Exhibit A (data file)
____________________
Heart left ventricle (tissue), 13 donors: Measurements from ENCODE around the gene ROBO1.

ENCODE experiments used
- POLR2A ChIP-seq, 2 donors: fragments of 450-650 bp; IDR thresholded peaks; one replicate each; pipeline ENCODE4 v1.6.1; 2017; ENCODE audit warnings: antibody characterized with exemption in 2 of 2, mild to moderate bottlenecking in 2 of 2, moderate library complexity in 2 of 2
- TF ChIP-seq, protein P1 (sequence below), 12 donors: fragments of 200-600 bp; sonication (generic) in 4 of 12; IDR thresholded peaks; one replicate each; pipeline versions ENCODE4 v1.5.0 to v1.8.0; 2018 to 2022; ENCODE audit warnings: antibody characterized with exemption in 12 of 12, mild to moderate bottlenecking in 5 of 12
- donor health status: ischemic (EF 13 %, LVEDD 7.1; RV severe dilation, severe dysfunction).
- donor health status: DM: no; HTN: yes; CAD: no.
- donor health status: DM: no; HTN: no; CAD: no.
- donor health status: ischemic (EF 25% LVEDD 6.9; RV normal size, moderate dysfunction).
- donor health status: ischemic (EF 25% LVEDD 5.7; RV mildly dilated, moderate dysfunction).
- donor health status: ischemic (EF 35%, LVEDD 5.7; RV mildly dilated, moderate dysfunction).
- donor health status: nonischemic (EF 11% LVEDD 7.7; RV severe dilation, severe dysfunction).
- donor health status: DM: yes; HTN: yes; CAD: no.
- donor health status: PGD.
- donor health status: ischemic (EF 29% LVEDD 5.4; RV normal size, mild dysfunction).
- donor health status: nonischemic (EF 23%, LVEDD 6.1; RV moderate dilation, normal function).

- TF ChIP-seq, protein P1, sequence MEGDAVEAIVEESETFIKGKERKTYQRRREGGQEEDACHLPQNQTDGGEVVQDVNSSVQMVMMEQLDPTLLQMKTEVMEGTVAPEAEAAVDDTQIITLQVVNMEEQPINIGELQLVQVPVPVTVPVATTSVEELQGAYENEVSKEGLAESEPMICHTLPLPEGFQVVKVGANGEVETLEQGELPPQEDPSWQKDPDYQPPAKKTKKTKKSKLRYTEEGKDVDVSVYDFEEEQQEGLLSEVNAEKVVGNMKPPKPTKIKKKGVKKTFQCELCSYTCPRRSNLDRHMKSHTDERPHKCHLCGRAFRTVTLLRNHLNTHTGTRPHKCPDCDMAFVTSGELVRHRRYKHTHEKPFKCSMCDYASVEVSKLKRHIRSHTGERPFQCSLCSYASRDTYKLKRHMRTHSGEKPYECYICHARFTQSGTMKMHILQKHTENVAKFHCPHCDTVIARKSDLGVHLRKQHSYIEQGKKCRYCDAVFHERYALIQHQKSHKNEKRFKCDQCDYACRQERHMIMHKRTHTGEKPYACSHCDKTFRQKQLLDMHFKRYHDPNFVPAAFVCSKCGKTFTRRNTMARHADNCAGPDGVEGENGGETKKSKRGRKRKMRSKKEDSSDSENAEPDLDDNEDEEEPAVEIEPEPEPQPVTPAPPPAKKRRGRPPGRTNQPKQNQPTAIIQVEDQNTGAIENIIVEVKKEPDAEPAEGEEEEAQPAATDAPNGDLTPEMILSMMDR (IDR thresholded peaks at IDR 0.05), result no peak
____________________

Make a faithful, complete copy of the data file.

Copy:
Heart left ventricle (tissue), 13 donors: Measurements from ENCODE around the gene ROBO1.

ENCODE experiments used
- POLR2A ChIP-seq, 2 donors: fragments of 450-650 bp; IDR thresholded peaks; one replicate each; pipeline ENCODE4 v1.6.1; 2017; ENCODE audit warnings: antibody characterized with exemption in 2 of 2, mild to moderate bottlenecking in 2 of 2, moderate library complexity in 2 of 2
- TF ChIP-seq, protein P1 (sequence below), 12 donors: fragments of 200-600 bp; sonication (generic) in 4 of 12; IDR thresholded peaks; one replicate each; pipeline versions ENCODE4 v1.5.0 to v1.8.0; 2018 to 2022; ENCODE audit warnings: antibody characterized with exemption in 12 of 12, mild to moderate bottlenecking in 5 of 12
- donor health status: ischemic (EF 13 %, LVEDD 7.1; RV severe dilation, severe dysfunction).
- donor health status: DM: no; HTN: yes; CAD: no.
- donor health status: DM: no; HTN: no; CAD: no.
- donor health status: ischemic (EF 25% LVEDD 6.9; RV normal size, moderate dysfunction).
- donor health status: ischemic (EF 25% LVEDD 5.7; RV mildly dilated, moderate dysfunction).
- donor health status: ischemic (EF 35%, LVEDD 5.7; RV mildly dilated, moderate dysfunction).
- donor health status: nonischemic (EF 11% LVEDD 7.7; RV severe dilation, severe dysfunction).
- donor health status: DM: yes; HTN: yes; CAD: no.
- donor health status: PGD.
- donor health status: ischemic (EF 29% LVEDD 5.4; RV normal size, mild dysfunction).
- donor health status: nonischemic (EF 23%, LVEDD 6.1; RV moderate dilation, normal function).

- TF ChIP-seq, protein P1, sequence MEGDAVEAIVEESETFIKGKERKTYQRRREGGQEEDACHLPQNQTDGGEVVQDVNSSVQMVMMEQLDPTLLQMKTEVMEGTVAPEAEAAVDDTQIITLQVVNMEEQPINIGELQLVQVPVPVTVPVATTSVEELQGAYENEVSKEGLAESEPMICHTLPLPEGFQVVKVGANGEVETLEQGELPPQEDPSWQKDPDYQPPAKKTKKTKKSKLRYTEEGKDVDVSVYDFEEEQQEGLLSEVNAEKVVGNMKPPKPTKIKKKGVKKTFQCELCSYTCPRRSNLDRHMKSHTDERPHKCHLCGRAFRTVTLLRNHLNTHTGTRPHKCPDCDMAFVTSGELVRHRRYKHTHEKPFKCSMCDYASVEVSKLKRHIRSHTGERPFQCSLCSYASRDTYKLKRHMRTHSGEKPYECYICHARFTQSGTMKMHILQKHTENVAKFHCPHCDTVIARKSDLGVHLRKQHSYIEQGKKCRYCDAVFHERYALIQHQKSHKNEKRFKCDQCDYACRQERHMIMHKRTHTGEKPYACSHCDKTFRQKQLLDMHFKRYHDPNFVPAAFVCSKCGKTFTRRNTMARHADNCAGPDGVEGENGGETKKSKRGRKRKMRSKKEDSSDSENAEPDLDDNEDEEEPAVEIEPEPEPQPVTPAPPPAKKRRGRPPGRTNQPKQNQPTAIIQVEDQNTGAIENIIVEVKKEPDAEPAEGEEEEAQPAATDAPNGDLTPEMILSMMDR (IDR thresholded peaks at IDR 0.05), result no peak